Posted on December 13, 2002 at 5:17 am
One of the most important contributions to the Allied victory in World War II was a code-breaking operation that was so secret it was not revealed until 30 years later. Their deciphering of the Enigma code developed by the Germans shortened the war by as much as a year.
This is the story of the people who worked at a huge and historic estate called Bletchley to unlock the unlockable. They had to solve a puzzle considered impenetrable because it was so complex that it could never have been decoded by the human brain. What the Germans never anticipated was that the British would think up the beginnings of the modern day computer and develop a “thinking machine” to sort through billions of complex computations and find the equivalent of a needle buried in one of millions of haystacks.
The essentials of the story are true, but the characters in the movie are fictional. As he did with “Shakespeare in Love,” screenwriter/playwright Tom Stoppard brilliantly interweaves the real and the imaginary to illuminate not only his characters’ era but our own.
The central figure in this story is Tom Jericho (Dougray Scott), a brilliant mathematician with a stunning grasp of numerical relationships. His grasp of human relationships is a little shaky, however. When we first meet him, he is returning to Bletchley after a breakdown. He was shattered by a brief, overwhelming affair with Claire (Saffron Burrows), a co-worker who seduced and then abandoned him. His superiors do not want him back, but he may be their best hope for breaking the German’s new code, the Shark, before a group of U-boats meet up with American convoys carrying desperately needed supplies.
The reason the Germans are using a new code is that they found out that the British had broken the Enigma. Meanwhile, Claire has disappeared. Figuring out where she is and whether there is a connection between her disappearance and the leak to the Germans is a puzzle that is as important to Tom as decoding the Shark.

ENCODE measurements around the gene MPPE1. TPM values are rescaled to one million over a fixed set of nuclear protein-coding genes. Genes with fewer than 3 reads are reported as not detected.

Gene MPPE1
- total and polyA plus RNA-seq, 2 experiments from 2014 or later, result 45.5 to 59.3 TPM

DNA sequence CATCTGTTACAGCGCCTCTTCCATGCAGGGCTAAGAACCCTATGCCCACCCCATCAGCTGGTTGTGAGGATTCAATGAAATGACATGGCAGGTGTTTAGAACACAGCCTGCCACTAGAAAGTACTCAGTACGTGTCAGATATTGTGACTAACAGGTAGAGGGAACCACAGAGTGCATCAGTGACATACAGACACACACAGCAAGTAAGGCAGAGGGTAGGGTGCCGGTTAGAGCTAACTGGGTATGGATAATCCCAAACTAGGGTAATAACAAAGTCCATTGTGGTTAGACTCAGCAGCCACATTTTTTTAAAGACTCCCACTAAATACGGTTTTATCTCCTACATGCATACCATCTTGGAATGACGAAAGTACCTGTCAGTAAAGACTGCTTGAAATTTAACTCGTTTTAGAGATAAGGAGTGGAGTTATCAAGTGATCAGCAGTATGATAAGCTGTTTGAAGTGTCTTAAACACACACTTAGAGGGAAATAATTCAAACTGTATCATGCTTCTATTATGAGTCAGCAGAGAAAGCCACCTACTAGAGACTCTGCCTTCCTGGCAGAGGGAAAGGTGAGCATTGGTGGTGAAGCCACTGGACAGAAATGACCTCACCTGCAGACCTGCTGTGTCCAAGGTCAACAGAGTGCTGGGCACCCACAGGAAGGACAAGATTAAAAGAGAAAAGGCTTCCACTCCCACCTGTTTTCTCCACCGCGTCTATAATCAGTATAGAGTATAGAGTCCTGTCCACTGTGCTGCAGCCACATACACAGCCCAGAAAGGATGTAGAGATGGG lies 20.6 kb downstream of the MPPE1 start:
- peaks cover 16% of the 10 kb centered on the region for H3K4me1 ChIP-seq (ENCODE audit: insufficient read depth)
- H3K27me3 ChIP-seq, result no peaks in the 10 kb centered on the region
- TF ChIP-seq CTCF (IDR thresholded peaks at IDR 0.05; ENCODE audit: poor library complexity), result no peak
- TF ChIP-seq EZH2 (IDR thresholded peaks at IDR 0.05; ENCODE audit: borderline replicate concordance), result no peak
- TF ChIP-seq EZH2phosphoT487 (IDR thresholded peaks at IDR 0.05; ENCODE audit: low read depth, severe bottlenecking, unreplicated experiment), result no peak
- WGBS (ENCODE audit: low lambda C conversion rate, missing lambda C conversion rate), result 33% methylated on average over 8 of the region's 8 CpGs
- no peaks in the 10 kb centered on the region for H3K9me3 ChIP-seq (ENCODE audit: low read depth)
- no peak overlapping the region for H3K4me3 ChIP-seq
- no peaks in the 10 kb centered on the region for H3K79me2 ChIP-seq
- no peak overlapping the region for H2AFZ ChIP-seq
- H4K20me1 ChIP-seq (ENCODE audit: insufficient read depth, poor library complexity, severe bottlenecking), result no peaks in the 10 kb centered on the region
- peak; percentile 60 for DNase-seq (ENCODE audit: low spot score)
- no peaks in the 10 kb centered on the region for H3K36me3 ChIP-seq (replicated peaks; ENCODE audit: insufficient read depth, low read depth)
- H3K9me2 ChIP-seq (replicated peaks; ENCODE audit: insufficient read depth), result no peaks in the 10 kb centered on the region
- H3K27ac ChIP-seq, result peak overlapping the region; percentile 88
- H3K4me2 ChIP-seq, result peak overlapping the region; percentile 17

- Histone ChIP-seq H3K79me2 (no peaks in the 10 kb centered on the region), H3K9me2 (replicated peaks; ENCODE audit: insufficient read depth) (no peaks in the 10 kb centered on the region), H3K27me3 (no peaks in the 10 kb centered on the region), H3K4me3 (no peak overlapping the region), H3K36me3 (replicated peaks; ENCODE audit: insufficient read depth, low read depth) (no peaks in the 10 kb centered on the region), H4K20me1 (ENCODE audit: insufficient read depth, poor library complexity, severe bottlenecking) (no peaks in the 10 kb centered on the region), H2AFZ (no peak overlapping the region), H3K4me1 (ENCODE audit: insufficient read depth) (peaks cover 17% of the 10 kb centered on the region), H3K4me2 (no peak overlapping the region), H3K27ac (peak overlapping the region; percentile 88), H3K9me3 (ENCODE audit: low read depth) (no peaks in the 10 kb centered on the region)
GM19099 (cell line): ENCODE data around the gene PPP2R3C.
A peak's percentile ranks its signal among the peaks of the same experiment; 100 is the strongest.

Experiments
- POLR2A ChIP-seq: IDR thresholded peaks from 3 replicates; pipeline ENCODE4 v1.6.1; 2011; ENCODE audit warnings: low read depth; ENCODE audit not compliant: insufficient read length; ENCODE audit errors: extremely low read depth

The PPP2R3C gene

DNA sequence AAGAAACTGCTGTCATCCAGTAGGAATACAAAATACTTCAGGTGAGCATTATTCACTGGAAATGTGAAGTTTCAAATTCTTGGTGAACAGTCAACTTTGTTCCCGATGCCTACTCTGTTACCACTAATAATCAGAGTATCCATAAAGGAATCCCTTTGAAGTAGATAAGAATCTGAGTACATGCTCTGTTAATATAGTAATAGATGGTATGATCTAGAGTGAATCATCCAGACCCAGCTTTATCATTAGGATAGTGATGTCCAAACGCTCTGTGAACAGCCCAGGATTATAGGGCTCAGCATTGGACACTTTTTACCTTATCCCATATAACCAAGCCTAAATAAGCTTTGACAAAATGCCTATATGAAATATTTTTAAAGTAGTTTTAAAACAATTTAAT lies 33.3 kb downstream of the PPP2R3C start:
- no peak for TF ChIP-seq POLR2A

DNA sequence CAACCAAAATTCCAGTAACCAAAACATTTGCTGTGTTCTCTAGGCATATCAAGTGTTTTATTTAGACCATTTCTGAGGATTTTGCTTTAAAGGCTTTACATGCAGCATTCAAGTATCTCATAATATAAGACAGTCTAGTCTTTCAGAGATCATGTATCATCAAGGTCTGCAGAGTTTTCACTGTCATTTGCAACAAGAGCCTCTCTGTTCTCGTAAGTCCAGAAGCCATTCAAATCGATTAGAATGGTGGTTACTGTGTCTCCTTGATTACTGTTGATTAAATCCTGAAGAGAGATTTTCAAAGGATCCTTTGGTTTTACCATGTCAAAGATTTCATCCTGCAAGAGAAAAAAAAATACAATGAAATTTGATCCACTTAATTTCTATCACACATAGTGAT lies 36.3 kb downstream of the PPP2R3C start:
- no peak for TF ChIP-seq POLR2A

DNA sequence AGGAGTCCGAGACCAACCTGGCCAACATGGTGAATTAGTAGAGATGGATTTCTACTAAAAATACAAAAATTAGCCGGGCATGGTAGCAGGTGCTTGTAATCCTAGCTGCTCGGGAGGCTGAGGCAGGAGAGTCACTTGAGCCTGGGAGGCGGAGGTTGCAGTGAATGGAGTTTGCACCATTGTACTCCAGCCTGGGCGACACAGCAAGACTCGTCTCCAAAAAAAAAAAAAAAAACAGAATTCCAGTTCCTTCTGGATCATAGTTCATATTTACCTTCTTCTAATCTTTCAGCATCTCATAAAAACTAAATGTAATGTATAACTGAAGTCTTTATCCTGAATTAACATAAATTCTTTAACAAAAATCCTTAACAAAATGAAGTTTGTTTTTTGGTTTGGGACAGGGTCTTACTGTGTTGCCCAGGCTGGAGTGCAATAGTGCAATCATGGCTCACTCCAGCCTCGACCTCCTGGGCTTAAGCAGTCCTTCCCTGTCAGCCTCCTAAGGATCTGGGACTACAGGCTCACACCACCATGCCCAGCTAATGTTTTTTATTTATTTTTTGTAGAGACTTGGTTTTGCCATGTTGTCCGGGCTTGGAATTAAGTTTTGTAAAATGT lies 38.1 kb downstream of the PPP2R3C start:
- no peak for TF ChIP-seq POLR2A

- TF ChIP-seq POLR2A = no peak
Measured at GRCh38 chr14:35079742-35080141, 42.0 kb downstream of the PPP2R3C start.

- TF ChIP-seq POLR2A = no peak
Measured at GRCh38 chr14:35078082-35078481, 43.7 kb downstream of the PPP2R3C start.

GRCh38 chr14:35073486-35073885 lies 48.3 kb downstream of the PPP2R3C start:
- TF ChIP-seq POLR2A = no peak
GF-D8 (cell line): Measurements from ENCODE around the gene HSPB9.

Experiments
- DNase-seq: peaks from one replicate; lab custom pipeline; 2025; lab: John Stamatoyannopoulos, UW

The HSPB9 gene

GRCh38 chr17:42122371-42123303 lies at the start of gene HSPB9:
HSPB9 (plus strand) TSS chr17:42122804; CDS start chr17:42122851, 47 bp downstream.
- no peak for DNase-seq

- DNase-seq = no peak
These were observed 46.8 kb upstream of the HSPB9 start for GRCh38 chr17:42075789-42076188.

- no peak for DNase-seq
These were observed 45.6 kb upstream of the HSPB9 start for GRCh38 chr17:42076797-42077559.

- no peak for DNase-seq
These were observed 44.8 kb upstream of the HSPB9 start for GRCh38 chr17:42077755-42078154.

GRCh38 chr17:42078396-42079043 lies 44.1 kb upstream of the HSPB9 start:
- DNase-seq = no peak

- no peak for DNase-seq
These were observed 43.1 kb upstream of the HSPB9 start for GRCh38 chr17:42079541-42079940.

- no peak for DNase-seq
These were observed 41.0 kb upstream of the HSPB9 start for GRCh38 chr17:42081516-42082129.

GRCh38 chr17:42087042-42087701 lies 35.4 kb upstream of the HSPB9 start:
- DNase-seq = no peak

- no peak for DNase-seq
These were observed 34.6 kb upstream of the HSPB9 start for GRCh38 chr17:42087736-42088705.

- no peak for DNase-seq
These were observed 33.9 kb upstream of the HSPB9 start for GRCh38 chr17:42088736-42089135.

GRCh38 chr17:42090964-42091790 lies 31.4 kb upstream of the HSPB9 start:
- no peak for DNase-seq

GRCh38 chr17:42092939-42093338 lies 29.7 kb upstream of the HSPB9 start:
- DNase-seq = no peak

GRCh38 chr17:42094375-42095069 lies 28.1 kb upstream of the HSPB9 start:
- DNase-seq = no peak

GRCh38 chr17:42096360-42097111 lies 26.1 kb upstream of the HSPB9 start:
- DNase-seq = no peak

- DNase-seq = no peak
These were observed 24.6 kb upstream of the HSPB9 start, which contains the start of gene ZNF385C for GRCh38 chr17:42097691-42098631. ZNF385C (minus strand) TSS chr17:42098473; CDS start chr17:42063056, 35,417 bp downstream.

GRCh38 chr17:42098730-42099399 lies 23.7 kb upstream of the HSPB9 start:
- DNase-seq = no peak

He teams up with Claire’s roommate Hester (Kate Winslet) to find out what happened to Claire. As they search for clues, they are watched by Wigram (Jeremy Northern), a sleek secret agent investigating Tom and his team to see if one of them is a traitor.
Stoppard is fascinated with puzzles, wordplay, secrets, and stories within stories, all of which lend themselves very well to the Bletchley code-breakers. The movie brilliantly depicts the desperate atmosphere and heart-breaking dedication of the people who knew that their success – or failure – could do more to determine the outcome of the war than a thousand soldiers with guns.
The performances are excellent, particularly Northern, whose single syllable on entering Tom’s room, “Bliss!” gives us his character’s history from tony prep school through too many compromises. He is a man who has had to sacrifice what he once thought of as honor to serve a greater cause, has had to betray in order to be loyal, and has had to keep too many secrets. Winslet’s only failing is her entirely unsuccessful effort to look dowdy. But she and Scott are marvelous at showing us something we seldom see in movies, really smart people using their intelligence.
Parents should know that the movie has some sexual references and situations (brief nudity). Claire seduces just about every man she meets. There are some very tense scenes, including graphic images of slaughtered bodies in a mass grave.
The movie raises a number of moral dilemmas that are well worth discussion. When it becomes clear that there is no way to save the American supply ships in time, the code-breakers debate whether it is right to use what they know about the ships’ positions to help them calculate the keys to break the code. What are the best arguments for each side? Who was right? The characters lie and there are a number of betrayals in the movie – more than some members of the audience may be able to sort through on the first viewing – and it is worth talking about how people decide whom to trust and how much evidence they need before they change their minds.
Families who enjoy this movie will also enjoy reading Between Silk and Cyanide, a wonderfully entertaining memoir by Leo Marks, who worked on creating codes during this era. (Fans of 84 Charing Cross Road will enjoy the fact that Leo Marks is the son of man who owned the bookstore at that address.) The complicated issues of uneasy alliances and tragic choices are explored in Kurt Vonnegut’s classic novel, Mother Night. You can also see an exciting but highly fictionalized version of the capture of the Enigma machine (in real life, it was the Brits, not the Americans) in U-571.